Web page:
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China's Uyghur Dilemma

The Chinese government's participation in the United States-led war against terrorism is based on their real fear of internationally coordinated Islamic terrorism in China. China's Ministry of Foreign Affairs has accused Uyghur separatist organizations, such as the Eastern Turkestan Information Center and the Uyghur Liberation Front, of being responsible for attacks ranging from the bombing of the Chinese consulate in Istanbul to a March 1997 bus bombing in Beijing. Now, the Chinese government seeks international support for their domestic crackdown on the Uyghur separatists who they claim have direct links to the Taliban and bin Laden's Islamist inspired organizations.

However, no international Uyghur organization listed by the Ministry of Foreign Affairs acknowledges any responsibility for these earlier violent actions, and since September 11th, most of their expatriate information centers have disclaimed any support for international or domestic violence. Interestingly, in his last officially broadcast television interview, Osama bin Laden gave his backing to several Islamic liberation struggles, yet he failed to mention the Uyghur independence movement.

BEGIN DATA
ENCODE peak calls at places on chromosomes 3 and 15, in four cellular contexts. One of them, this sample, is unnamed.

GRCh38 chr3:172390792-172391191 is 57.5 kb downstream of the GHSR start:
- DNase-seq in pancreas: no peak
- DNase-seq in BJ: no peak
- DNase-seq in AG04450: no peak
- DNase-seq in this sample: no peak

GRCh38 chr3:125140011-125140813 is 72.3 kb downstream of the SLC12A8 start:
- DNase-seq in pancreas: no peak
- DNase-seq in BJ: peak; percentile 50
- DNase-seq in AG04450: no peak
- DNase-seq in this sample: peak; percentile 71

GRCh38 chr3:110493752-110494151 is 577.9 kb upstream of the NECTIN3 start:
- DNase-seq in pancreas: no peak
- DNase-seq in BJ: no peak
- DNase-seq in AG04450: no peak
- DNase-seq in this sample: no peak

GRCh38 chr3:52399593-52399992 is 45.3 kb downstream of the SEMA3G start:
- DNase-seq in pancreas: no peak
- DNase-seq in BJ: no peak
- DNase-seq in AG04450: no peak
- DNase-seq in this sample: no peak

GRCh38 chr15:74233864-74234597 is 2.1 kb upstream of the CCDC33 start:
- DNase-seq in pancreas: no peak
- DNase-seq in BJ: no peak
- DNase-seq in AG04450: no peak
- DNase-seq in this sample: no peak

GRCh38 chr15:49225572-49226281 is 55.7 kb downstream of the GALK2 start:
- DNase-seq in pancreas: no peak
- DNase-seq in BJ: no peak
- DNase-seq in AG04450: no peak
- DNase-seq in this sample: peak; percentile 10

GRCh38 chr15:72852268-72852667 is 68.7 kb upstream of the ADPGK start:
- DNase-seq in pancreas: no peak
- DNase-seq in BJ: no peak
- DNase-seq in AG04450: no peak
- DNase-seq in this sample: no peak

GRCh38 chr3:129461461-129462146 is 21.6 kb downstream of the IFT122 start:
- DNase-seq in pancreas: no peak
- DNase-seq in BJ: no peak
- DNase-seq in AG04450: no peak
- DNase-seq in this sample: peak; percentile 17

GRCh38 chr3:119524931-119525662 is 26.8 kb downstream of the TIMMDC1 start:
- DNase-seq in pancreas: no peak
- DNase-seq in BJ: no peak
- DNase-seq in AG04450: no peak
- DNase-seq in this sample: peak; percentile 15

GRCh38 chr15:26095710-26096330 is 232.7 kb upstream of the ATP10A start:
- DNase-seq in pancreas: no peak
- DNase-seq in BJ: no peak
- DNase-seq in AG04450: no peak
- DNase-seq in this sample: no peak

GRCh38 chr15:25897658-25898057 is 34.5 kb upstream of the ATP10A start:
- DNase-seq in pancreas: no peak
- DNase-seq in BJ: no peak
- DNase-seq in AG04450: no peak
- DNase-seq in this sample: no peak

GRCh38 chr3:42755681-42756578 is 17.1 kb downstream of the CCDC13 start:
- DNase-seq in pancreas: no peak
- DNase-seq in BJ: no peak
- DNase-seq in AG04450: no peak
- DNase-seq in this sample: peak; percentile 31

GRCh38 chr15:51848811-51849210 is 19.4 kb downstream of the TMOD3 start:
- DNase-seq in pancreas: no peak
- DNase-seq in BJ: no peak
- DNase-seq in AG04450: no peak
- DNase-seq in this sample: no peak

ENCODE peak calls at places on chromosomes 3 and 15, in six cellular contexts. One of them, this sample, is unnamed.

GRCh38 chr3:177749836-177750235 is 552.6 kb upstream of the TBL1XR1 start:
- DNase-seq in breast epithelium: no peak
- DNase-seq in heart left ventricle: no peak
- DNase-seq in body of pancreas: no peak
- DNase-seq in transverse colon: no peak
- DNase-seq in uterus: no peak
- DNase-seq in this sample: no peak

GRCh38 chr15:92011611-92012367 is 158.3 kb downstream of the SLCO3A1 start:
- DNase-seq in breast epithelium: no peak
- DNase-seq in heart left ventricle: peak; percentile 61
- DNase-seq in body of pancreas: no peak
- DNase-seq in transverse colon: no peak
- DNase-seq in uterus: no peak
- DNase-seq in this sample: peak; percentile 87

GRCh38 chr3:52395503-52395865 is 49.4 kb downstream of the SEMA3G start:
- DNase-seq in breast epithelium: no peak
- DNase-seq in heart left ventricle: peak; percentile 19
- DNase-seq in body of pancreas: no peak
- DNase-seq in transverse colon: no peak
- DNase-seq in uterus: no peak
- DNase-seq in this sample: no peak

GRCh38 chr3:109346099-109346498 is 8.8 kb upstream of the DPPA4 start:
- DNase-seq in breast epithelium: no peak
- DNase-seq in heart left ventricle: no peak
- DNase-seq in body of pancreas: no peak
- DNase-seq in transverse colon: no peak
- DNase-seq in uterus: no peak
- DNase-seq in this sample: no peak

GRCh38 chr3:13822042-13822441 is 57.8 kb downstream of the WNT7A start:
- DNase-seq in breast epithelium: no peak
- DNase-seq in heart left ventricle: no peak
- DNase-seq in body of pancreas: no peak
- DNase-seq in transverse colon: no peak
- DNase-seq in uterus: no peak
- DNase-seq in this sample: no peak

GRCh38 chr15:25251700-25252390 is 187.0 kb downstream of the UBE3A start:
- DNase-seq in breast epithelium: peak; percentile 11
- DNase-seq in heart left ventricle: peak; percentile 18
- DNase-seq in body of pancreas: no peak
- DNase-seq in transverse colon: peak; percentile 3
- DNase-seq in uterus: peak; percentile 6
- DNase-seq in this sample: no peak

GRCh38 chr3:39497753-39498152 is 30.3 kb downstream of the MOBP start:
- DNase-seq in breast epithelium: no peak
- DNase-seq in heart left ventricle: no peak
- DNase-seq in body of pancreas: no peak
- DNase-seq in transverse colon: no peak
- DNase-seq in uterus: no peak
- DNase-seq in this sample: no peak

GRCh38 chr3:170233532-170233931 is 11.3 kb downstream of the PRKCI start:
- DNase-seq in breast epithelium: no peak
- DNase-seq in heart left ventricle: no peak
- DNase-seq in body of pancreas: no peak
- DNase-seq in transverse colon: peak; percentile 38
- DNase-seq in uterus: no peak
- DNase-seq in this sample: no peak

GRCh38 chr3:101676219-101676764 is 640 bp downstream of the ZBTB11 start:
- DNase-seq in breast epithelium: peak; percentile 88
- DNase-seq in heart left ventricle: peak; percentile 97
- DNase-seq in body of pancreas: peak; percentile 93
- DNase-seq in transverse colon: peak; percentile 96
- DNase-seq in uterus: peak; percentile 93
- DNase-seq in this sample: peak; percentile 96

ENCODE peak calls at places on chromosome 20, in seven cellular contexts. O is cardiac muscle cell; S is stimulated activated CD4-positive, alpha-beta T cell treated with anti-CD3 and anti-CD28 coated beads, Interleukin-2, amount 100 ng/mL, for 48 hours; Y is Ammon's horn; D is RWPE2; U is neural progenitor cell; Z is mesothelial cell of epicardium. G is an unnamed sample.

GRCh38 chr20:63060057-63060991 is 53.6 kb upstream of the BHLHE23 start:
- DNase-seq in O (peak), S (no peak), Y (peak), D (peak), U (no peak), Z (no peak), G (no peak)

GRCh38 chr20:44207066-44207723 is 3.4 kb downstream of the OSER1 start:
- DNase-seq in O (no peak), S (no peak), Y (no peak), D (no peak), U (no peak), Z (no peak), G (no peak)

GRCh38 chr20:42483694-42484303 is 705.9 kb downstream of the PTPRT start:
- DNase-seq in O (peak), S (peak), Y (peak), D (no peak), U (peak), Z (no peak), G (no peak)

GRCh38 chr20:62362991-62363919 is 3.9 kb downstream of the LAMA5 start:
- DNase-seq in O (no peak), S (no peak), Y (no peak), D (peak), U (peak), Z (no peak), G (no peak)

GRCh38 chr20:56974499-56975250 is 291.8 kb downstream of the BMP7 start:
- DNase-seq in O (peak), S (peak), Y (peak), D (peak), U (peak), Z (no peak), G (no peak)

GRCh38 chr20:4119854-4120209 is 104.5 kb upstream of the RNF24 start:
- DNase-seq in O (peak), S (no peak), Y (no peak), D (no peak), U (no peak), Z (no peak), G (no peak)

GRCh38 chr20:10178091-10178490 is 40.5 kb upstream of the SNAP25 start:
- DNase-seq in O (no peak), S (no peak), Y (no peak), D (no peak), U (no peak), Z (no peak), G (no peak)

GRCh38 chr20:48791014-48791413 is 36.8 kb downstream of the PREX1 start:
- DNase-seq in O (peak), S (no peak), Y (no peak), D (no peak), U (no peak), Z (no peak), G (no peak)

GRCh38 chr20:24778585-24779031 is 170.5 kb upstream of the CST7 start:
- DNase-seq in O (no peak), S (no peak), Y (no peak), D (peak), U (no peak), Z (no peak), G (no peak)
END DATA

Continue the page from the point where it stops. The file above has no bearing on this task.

Taliban-trained Uyghurs have fought against the Northern Alliance and actively participated in the Chechen Muslim struggle against Russian rule. In the mid- to late-1990s, international Uyghur organizations claimed indirect responsibility for numerous ``acts of resistance'' against Chinese rule, including bombings of police stations in Kashgar and Khotan, bus bombings in Urumqi and Beijing, and large uprisings in Yining (Khulja), Aktush, and Kashgar. Nevertheless, though the Chinese government seeks to demonstrate that the Uyghur are a growing domestic threat, they have been unable to cite any recent incidents of domestic Uyghur-related violence.

In the 1950s, the Uyghur and other local populations welcomed the entrance of the People's Liberation Army in what was recognized as a ``peaceful liberation'' of both Xinjiang and Tibet. In Xinjiang, the locals willingly participated in the political redistribution of land and wealth and looked forward to the end of a three-way civil war that had trapped the region between competing Russian, Chinese Communist, and Chinese Nationalist interests. Simultaneously, continuing ethnic tensions between Uyghur, Kazakh, Hui, and Han Chinese threatened to tear the region apart along local and tribal lines.